(*Dynamic recommendations is the norm in science, as we accumulate evidence with time.. Agreed, let us do this silently in research labs. Don’t bring it to practical guidelines. No, can’t agree. Freedom to indulge with an experimental modality in a no-option patient must always be there as we are able to give the benefit of doubt to these helpless patients. This is a valid argument but we must not forget even in dire situations  good option need not be a compulsive action, it can be in action as well)

 

 

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This 90-second video clip is a “perfect provocation”

Allan Savory  is a renowned ecologist from Africa. He is a global leader in environment and eco protection. He is making this famous comment, during one of his interviews from the deep forests of Zimbabwe, after years of ground-level work in the field of desertification and climate change. I can understand his feelings, as we also encounter similar situations at ground zero of the health care delivery system. (I wonder if there is anything called peer-reviewed bedside caring)

We realize wide gaps between academia, patient care, and research are the norm, not an exception. One reason for this is, even well-learned medical professionals find it difficult to comprehend, that the practice of medicine is essentially an art, administered with love, care, service-mindedness. A cost-effective infrastructure with an immense amount of teamwork is critical ( Of course, guided by a fair amount of knowledge, expertise based on good scientific principles)  

Final message 

As Savory says, let us hope, the future looks bright, that welcomes young researchers from the fringes of the scientific community. Let them be conferred with all courage and resources to course-correct medical science from its frequent aberrant and awkward turns.

 

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Because . . . its current course is not always in the right direction &  not everyone is ready for course correction as well!

Reference

1.Hasnain-Wynia R. Is evidence-based medicine patient-centered and is patient-centered care evidence-based? Health Serv Res. 2006;41(1):1-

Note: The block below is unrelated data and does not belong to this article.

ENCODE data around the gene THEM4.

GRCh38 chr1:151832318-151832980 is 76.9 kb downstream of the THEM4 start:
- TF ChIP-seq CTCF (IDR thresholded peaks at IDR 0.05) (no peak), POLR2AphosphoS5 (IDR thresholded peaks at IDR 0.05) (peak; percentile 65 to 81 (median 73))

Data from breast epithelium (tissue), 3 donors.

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Somehow the concept of  Evidence based medicine (EBM )never excited me in spite of great strides it has made. Probably the main reason for this is, EBMs origin, quality, and credibility is currently severely compromised. (Though It appears to ooze science 24/7 and make us believe in it too !) Herewith, sharing some of the forbidden thoughts(with lots of pun)  for a (un)successful practice of EBM. This is definitely not meant for young and novice medical professionals. Strictly for the ones who can segregate sense from non (S)

Evidence-based Doubting 

 

Reference

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medical education critics cardiology evdnce based medicine growth ethics

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In this era of synthesized evidence base,  one of my  intellectually aberrant  student asked  How can we indulge in  a popular coronary procedure   with  class 1 indication backed by level C evidence  ?   (As defined by  the seemingly invincible  guideline committee  of various  International cardiology organizations .)

medical ethics silence guidelines

I told him ,

  • Institutional protocols are to be followed
  • Guidelines are to be respected
  • Recommendations are to be considered
  • Please be reminded  all of the  above can be rejected  outright !

Finally , realise  Individual  decisions based on sound scientific understanding with zero non academic intrusions  will be revered forever !

*Caution : If you  think  you haven’t  yet reached that the level of  individuality , come what may ,  you are  expected follow these  advisories  which are primarily aimed at  providing quality care and  you will be pardoned of any adversaries as well  !